These tensions effectively mirror national cultural conflicts that were brought to the forefront during the 2016 Presidential election. Like these families, debates between Democrats and Republicans often center around experiential differences and a willingness to expand one’s horizons. Are we willing to open our borders to people who may be different than us? Can we put ourselves in the shoes of a woman in need of an abortion? Can we make it easier for college students to access higher education? We have witnessed differences in communication, an attack on the educated airs of liberals. Even more recently, Trump’s nutritional choices came into question after serving the Clemson football team a feast of fast food.

The prevalence of these cultural conflicts indicates a need for communal dialogue, regardless of the next election’s outcome. Given the seemingly increasing gap between these groups, how do we encourage communication?

The key may lie with the uniqueness of upwardly mobile individuals featured in Curl, Lareau, and Wu’s work. As the cultural sociologist Anne Swidler argued in her seminal article, “Culture in Action: Symbols and Strategies,” our individual actions are shaped by culture. Whereas in the past many sociologists believed that culture uniformly motivated individuals to act in similar ways, Swidler argues that individuals can draw from a unique collection of cultural influences-or a “tool-kit” to choose how we act.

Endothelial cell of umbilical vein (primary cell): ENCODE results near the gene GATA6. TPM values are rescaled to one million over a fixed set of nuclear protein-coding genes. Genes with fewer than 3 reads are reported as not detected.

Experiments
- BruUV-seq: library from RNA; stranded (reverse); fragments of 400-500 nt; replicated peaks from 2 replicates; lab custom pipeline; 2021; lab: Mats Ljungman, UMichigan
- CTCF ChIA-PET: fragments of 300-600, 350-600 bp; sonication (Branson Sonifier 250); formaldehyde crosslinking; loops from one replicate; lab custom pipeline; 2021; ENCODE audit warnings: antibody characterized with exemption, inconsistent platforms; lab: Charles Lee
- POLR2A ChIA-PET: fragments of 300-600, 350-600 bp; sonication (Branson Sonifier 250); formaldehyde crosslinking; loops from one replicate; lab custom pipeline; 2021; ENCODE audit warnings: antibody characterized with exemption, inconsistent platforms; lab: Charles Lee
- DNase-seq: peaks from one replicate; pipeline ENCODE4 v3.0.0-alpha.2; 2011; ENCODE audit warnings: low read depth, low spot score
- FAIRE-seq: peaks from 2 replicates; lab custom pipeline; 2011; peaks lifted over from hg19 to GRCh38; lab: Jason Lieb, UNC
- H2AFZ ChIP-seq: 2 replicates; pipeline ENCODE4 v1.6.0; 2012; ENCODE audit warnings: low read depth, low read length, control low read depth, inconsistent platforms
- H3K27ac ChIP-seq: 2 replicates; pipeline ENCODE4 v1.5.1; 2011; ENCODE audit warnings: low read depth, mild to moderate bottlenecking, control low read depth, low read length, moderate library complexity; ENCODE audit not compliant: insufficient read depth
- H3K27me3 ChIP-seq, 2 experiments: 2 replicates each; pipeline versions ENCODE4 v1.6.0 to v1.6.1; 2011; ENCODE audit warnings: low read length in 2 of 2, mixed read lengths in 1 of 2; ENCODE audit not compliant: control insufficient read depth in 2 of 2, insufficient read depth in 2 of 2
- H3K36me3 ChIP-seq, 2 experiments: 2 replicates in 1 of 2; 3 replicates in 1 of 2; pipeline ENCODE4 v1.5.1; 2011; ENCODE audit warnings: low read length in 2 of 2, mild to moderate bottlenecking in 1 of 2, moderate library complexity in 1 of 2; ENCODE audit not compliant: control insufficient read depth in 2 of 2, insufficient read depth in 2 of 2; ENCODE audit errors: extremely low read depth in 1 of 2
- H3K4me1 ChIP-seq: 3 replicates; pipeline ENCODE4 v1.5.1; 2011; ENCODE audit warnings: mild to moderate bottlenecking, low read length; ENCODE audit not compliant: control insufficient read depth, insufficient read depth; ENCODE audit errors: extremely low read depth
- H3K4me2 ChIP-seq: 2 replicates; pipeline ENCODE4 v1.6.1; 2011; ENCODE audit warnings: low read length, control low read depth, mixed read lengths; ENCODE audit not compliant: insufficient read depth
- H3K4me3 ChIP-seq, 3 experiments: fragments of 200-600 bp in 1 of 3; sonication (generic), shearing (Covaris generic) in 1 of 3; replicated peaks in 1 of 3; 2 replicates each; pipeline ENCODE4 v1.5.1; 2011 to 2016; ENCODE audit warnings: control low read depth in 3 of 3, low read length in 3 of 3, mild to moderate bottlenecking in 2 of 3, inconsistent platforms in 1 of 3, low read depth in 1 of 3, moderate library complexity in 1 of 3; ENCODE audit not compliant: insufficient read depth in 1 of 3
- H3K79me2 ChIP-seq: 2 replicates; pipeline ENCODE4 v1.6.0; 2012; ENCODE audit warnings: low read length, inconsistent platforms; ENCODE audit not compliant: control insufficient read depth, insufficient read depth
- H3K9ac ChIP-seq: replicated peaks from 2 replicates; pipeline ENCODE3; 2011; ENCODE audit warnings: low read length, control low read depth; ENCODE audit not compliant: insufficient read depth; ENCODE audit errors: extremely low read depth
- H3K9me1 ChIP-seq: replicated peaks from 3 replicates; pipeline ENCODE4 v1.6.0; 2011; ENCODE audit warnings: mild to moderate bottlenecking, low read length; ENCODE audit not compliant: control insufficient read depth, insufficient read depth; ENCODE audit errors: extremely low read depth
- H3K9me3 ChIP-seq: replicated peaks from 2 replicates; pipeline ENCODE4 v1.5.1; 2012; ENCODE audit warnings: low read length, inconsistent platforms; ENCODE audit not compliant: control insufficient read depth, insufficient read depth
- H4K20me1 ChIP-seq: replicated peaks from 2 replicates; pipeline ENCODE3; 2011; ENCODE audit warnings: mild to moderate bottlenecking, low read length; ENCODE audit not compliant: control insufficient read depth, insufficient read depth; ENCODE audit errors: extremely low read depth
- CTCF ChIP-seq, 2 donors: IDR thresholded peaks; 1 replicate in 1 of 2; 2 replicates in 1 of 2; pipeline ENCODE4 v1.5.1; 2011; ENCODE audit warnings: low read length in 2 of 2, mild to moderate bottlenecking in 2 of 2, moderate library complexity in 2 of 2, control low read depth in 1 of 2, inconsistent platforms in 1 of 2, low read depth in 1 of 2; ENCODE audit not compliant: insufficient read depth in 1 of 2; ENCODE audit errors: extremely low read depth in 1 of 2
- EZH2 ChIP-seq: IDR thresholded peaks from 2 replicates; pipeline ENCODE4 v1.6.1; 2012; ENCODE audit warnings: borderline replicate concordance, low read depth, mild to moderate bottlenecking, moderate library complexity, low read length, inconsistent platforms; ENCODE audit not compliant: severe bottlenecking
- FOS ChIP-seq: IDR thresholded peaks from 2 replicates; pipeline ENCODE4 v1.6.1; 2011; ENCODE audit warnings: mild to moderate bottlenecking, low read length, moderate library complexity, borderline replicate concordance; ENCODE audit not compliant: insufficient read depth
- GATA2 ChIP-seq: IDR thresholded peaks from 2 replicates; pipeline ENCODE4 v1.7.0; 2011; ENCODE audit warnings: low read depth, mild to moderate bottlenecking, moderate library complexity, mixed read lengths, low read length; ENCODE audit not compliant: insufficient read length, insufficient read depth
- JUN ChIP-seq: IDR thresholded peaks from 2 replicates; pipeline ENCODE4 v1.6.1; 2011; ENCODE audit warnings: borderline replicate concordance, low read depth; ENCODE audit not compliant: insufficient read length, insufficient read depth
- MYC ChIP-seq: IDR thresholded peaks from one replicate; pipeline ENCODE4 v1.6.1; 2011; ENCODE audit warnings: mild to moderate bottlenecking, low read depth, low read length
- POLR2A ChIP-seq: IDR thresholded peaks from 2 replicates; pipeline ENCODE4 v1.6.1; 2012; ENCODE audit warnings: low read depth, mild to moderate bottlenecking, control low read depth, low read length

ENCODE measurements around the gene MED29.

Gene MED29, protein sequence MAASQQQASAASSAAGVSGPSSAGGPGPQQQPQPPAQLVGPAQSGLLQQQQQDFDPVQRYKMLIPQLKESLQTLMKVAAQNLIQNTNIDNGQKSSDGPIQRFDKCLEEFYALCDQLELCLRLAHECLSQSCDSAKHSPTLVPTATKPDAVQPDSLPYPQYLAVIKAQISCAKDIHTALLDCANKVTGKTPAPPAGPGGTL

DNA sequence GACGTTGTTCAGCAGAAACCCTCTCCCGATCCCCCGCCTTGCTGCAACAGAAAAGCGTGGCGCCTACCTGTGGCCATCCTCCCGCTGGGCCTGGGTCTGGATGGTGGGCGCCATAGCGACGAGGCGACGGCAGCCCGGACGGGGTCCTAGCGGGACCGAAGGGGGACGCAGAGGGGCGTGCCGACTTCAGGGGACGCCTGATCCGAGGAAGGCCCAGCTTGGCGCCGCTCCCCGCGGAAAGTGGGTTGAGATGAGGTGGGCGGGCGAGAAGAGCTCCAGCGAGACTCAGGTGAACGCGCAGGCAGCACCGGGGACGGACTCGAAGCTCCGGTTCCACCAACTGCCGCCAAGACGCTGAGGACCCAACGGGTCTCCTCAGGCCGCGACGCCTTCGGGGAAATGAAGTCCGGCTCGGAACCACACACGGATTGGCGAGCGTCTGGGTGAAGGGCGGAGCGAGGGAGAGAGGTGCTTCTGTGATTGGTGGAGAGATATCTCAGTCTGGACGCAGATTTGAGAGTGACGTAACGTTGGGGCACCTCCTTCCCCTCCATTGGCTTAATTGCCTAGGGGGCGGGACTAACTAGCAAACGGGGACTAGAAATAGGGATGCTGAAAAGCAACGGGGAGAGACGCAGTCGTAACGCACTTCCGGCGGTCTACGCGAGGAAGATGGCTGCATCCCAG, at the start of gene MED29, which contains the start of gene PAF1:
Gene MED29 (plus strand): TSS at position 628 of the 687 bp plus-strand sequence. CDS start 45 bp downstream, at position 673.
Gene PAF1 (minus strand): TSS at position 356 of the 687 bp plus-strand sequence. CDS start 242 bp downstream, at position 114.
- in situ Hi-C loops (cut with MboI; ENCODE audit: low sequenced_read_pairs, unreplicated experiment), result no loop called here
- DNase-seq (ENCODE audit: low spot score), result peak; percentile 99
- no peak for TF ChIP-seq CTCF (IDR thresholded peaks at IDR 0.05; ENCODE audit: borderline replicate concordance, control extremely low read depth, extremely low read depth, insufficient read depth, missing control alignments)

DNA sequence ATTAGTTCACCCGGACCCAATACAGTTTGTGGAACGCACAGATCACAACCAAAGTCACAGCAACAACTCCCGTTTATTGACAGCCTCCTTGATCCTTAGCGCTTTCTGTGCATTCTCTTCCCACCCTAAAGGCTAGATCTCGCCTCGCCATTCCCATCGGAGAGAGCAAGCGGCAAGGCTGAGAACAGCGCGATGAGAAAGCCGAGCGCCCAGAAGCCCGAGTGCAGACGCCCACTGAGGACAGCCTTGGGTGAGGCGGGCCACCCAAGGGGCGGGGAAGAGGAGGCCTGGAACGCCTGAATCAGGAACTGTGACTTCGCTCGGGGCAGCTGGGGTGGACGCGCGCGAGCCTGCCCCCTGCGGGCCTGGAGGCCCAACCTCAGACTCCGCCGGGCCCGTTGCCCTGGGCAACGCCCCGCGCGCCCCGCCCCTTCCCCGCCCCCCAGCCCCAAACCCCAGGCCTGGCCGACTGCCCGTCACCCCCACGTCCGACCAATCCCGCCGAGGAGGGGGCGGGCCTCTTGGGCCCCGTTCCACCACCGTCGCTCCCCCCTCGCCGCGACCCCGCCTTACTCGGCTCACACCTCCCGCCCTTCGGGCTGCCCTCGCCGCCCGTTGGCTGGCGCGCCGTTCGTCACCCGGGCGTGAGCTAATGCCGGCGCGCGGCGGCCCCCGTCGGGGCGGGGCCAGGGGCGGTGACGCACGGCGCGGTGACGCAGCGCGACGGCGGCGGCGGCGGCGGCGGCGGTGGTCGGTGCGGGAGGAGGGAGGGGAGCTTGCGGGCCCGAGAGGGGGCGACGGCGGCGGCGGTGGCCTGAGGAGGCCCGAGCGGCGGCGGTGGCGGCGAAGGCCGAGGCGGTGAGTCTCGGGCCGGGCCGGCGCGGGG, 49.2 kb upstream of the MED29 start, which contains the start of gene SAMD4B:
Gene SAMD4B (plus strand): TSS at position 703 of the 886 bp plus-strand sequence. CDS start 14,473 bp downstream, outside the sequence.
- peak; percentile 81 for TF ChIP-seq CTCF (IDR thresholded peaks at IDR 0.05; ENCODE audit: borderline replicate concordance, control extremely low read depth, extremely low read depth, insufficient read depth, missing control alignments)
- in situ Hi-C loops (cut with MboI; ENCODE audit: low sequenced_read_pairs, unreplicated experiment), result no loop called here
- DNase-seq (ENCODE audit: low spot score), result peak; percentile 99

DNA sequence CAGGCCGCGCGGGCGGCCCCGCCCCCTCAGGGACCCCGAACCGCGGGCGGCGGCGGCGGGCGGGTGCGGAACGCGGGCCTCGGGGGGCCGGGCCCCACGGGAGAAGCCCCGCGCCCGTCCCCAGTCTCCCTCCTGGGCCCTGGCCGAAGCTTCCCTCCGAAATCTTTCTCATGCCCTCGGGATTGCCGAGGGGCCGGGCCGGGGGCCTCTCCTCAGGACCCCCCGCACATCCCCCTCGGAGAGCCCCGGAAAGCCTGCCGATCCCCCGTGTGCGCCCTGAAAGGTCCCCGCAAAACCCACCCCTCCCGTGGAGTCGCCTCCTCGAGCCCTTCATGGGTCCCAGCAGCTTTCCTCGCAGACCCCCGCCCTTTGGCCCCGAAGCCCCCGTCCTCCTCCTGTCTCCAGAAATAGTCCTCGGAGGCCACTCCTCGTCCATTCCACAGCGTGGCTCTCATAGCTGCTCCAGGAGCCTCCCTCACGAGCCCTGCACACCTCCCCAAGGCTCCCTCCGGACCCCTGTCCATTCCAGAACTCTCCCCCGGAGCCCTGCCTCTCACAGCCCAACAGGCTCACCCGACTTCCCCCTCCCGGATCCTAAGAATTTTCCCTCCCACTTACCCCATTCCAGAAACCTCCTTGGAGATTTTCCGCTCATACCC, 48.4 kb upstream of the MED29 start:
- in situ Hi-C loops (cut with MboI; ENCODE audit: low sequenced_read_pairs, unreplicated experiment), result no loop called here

This phenomenon has also been discussed in the context of “code-switching,”or individuals’ ability to adapt their behavior to different social contexts. For example, college students routinely code-switch depending on who they interact with on their campus; while students might use slang and talk about their weekend plans with their friends, they will probably use proper language and adopt a professional manner with their professors. While the use of slang and professional language is appropriate in their respective contexts it is important for the student to decide what parts of their culture they take out of their “tool-kits” at a given time.